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Continued: Local residents trace their lineage to the Mayflower

  • Article by: ANNA PRATT , Special to the Star Tribune
  • Last update: November 12, 2013 - 4:17 PM

That’s what gave meaning to the first Thanksgiving. “They’d gone through a rough winter so they were celebrating the first harvest” in the fall of 1621, she said. Those remaining “knew at that point they were going to survive.”

The event probably was much different from today’s holiday, she said. For starters, it’s debatable whether the pilgrims ate turkey. Being on the coast, they were more likely to have had seafood.

It’s more believable that they had cranberries, another Thanksgiving staple, which are abundant in Plymouth, she said.

‘A badge of honor’

Carol Bergemann of Brooklyn Park, who is originally from Milbridge, Maine, joined the Mayflower Society in 2004, and several of her grandchildren are junior members.

She wishes she’d known she was related to the pilgrims when she was younger. “I would love to go back to school with that knowledge. It would be a badge of honor,” she said.

Bergemann is related to pilgrims Stephen Hopkins and Thomas Rogers. She’s found early evidence of other ancestral ties, including William Bradford and Mary Allerton, who was the last Mayflower pilgrim around when she died in 1699.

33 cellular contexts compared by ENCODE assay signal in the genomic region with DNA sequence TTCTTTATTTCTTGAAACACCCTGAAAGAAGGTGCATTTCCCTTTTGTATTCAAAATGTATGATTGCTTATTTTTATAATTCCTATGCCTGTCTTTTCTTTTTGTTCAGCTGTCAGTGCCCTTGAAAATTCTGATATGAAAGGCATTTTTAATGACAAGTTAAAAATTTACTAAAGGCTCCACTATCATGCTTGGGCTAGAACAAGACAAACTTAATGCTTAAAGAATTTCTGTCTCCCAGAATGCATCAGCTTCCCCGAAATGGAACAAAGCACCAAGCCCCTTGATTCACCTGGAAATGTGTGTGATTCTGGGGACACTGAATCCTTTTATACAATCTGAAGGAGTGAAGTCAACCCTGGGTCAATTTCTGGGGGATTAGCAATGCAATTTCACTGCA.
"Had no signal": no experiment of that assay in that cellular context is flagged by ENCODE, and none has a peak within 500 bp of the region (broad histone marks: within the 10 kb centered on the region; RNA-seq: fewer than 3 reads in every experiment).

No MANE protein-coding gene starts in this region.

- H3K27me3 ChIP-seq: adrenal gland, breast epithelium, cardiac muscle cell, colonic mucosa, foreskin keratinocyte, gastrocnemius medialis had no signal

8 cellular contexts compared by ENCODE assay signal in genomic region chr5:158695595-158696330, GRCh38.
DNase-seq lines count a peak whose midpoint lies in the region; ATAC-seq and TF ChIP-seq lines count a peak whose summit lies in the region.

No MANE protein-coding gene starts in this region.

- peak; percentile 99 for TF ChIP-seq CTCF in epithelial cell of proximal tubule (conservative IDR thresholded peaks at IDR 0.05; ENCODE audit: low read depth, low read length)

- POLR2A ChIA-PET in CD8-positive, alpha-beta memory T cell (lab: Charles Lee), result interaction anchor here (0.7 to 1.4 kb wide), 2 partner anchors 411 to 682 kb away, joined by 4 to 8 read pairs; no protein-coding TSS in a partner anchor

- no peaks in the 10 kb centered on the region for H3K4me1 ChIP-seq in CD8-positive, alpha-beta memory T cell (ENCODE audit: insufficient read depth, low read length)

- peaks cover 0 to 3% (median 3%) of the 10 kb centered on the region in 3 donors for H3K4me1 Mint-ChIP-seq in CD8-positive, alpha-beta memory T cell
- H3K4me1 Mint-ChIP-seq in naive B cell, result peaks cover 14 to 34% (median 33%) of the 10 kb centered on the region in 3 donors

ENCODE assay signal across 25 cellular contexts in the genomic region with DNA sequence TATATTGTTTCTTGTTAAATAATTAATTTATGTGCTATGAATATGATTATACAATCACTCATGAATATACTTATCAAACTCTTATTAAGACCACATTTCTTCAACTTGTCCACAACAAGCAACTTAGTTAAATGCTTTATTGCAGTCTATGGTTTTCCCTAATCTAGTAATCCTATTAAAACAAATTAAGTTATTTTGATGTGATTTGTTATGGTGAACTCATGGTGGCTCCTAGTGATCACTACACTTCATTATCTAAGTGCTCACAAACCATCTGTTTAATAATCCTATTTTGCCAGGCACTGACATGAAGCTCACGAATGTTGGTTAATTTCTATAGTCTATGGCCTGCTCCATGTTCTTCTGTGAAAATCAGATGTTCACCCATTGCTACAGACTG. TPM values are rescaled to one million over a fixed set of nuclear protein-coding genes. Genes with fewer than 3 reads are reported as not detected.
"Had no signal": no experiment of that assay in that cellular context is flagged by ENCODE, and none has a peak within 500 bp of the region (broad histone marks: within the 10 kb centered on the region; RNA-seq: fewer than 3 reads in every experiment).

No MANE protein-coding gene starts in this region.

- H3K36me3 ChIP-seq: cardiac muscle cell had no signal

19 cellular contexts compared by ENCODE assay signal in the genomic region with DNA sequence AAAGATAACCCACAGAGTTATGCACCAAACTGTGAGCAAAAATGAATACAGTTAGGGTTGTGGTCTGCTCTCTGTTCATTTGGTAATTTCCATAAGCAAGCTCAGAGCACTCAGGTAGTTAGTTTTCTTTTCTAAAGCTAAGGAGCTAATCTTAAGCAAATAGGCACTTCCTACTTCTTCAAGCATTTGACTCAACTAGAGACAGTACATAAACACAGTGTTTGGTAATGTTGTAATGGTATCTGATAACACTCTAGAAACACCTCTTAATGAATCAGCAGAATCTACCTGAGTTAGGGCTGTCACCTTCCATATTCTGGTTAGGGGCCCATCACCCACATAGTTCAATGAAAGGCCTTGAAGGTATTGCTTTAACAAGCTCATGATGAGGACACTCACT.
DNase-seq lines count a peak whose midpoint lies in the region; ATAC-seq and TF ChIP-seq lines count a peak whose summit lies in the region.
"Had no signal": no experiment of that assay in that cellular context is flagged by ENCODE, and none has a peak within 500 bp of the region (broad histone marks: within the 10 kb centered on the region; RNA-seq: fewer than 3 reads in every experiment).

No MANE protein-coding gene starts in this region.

“I’d like to have all of my lines documented and proven, just to see how many I have,” said Bergemann.

When she toured Plymouth Rock, she was struck by the replica Mayflower, which was crude and small. “All I could think was that those passengers were crazy, destitute and brave,” said Bergemann. “I wouldn’t want to take it across Lake Minnetonka.

“The more you look, the more you find, and the more you want to find. It’s almost like an obsession at times,” she said.

Lino Lakes resident Dolores Shellum can relate. She spent almost a decade chasing after family information. Finally, with the help of a fellow society member, she was able to prove that she’s a descendant of Edward Doty, a servant of Stephen Hopkins.

Doty was a troublemaker who supposedly participated in the country’s first-ever sword fight, she said.

A historic wedding

Dudley and Marti (McClure) Ryan, who live in Mahtomedi, got engaged in Plymouth, Mass., in 2005. They returned several years later for their wedding. “We were moved by the history of our connections,” he said, adding that they met online.

Ryan is related to William Brewster, who was a spiritual leader on the Mayflower, while Marti is connected to John Alden, among other pilgrims.

“Our great-grandfathers 14 generations ago were next-door neighbors and best friends in Plymouth, and here we find each other in different cities on the Internet,” Dudley said.

The society’s get-togethers are sort of like a family reunion, Marti said. “The longer you’re in, you know who’s related to who. It’s just like family — a very extended family.”

Some members even refer to each other as cousins.

  • related content

  • About 20 million people worldwide are descended from the pilgrims who came to America in 1620 on the Mayflower. Among the most famous settlers were John and Priscilla Alden.

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